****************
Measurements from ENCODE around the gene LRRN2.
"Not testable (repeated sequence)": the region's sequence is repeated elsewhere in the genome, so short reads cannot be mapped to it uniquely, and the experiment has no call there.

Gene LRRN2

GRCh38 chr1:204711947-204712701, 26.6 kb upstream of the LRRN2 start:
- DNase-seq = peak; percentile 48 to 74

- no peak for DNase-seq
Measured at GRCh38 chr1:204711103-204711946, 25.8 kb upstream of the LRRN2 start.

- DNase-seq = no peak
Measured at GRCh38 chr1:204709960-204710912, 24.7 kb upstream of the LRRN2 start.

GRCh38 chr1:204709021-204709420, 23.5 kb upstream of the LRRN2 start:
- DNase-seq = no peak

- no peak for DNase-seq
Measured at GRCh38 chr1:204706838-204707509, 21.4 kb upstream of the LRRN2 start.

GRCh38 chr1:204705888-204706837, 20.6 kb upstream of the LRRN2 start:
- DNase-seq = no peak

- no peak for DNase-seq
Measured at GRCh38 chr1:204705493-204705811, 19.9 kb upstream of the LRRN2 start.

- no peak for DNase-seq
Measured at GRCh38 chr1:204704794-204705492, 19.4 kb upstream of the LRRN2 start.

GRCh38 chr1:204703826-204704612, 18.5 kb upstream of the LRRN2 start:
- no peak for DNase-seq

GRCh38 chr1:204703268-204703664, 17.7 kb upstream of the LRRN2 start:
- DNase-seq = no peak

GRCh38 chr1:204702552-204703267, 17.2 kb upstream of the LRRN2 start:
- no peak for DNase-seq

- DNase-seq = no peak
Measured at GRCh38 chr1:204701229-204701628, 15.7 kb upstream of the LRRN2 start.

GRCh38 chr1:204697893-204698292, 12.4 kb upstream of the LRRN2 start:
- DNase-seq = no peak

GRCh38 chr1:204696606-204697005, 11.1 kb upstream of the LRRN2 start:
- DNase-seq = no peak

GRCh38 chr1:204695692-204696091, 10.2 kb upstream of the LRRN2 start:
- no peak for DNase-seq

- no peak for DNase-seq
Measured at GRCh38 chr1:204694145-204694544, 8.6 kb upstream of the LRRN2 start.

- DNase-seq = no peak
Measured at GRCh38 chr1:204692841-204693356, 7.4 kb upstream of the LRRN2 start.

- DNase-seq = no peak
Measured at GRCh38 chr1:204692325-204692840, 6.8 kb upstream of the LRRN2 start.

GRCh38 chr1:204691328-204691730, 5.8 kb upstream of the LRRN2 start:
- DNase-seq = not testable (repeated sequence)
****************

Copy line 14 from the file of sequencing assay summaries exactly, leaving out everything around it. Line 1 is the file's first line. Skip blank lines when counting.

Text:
GRCh38 chr1:204705888-204706837, 20.6 kb upstream of the LRRN2 start: